Bel canto does not mean beautiful singing alone. It is, rather, the technique demanded by the composers of this style — Donizetti, Rossini, and Bellini. It is the same attitudes and demands of Mozart and Beethoven, for example, the same approach and the same technical difficulties faced by instrumentalists. You see, a musician is a musician. A singer is no different from an instrumentalist except that we have words. You don't excuse things in a singer you would not dream of excusing in a violinist or pianist. There is no excuse for not having a trill, for not doing the acciaccatura, for not having good scales. Look at your scores! There are technical things written there to be performed, and they must be performed whether you like it or not. How will you get out of a trill? How will you get out of scales when they are written there, staring you in the face? It is not enough to have a beautiful voice. What does that mean? When you interpret a role, you have to have a thousand colors to portray happiness, joy, sorrow, fear. How can you do this with only a beautiful voice? Even if you sing harshly sometimes, as I have frequently done, it is a necessity of expression. You have to do it, even if people will not understand. But in the long run they will, because you must persuade them of what you're doing.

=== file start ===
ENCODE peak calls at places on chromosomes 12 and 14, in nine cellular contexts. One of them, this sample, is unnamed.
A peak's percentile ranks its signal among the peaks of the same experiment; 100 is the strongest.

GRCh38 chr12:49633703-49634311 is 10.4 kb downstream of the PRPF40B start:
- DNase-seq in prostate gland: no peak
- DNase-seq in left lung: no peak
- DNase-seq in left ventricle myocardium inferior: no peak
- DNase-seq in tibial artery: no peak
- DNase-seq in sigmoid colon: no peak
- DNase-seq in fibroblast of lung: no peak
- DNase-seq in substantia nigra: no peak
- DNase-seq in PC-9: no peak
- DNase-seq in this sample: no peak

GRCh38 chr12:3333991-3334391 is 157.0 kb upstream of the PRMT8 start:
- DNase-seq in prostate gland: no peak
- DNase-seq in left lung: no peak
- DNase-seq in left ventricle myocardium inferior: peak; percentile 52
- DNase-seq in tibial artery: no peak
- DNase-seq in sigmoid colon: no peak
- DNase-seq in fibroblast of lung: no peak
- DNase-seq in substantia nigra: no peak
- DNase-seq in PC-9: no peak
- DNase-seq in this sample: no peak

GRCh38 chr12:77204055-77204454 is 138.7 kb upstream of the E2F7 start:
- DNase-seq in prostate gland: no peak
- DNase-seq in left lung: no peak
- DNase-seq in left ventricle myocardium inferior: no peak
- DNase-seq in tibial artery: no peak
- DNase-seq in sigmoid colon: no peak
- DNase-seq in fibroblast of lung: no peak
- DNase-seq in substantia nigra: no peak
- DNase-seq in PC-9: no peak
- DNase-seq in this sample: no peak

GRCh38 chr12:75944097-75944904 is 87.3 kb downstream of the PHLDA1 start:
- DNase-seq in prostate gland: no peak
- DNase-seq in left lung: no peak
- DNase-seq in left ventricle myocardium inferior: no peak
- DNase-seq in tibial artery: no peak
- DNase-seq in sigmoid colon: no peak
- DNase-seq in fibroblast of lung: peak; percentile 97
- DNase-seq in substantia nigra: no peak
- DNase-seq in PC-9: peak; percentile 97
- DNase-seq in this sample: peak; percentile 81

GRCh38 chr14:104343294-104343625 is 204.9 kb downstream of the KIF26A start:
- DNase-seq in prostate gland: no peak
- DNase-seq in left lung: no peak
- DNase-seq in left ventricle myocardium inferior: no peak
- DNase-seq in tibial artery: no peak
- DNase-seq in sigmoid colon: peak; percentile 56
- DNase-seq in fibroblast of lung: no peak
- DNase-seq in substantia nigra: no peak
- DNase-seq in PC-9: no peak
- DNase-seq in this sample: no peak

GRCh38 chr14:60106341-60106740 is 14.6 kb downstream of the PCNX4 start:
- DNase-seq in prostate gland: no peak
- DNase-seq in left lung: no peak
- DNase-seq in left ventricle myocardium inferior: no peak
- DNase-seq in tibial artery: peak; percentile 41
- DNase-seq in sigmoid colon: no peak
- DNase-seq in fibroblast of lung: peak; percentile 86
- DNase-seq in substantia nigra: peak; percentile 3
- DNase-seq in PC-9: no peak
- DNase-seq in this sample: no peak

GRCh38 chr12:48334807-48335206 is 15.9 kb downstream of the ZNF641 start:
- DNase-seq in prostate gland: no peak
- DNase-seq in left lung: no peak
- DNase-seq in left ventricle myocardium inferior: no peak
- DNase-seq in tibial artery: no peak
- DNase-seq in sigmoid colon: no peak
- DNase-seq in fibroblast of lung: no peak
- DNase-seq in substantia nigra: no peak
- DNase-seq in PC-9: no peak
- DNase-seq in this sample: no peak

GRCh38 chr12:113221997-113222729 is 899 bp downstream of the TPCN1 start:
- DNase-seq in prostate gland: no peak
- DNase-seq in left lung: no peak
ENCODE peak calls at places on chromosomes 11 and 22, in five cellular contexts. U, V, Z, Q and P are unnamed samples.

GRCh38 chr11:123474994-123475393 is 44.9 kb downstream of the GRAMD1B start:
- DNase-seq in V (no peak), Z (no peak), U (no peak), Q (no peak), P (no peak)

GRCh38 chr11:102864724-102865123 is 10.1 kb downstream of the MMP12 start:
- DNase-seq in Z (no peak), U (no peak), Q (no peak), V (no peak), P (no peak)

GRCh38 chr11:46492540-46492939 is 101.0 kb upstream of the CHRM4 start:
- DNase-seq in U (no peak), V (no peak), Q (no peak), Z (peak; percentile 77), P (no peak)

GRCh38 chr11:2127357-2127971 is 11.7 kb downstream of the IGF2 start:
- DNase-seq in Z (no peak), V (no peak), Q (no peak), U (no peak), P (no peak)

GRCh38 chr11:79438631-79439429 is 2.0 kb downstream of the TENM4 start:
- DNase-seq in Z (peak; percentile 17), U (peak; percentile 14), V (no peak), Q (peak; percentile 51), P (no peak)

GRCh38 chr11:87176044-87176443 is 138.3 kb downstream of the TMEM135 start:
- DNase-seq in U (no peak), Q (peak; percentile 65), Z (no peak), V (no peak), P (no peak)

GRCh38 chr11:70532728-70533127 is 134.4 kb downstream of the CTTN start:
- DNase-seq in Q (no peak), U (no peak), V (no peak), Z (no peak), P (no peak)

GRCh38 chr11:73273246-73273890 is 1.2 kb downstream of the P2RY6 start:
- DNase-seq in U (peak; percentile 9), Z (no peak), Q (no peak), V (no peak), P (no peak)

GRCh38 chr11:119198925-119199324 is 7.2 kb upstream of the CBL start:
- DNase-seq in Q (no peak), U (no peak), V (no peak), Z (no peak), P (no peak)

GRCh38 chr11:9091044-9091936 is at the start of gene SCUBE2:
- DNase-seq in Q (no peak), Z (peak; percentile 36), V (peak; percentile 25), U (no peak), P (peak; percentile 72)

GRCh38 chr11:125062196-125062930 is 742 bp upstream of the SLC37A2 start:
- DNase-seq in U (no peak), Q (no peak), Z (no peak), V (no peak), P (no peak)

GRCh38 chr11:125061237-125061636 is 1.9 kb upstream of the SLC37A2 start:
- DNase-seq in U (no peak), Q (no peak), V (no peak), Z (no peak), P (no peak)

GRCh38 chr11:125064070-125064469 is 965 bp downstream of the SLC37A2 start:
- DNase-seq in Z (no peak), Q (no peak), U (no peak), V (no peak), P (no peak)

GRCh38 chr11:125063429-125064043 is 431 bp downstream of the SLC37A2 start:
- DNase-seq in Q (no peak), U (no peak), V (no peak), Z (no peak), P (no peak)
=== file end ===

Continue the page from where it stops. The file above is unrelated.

Maria Callas
The last great artist. When you think this woman was nearly blind, and often sang standing a good 150 feet from the podium. But her sensitivity! Even if she could not see, she sensed the music and always came in exactly with my downbeat. When we rehearsed, she was so precise, already note-perfect. ... For over thirty years, I was Arturo Toscanini's assistant, and from the very first rehearsal, he demanded every nuance from the orchestra, just as if it were a full performance. The piano, the forte, the staccato, the legato — all from the start. And Callas did this too. ... She was not just a singer, but a complete artist. It's foolish to discuss her as a voice. She must be viewed totally — as a complex of music, drama, movement. There is no one like her today. She was an esthetic phenomenon.
Callas quotes
Callas studied the text, the meaning of the words, and as a result, she became a diva. She became the Great Callas. Because she studied the character, she entered the mind of the character, and she brought the character to life onstage. Today, young singers don’t have this mindset. They don’t have the kind of technique that Callas had. ...Price, Milanov and Tebaldi had stupendous voices and great careers. [But] Callas, as a performer, as someone who expressed the real meaning of the words, was the best. The best. There is no doubt about this — not only for her sound, but because she studied so much. Callas is the diva. She is important to young singers, because she was a serious singer onstage, and she left a great legacy. I don’t know, though, if they can listen and learn from what she left on her recordings.
Callas Maria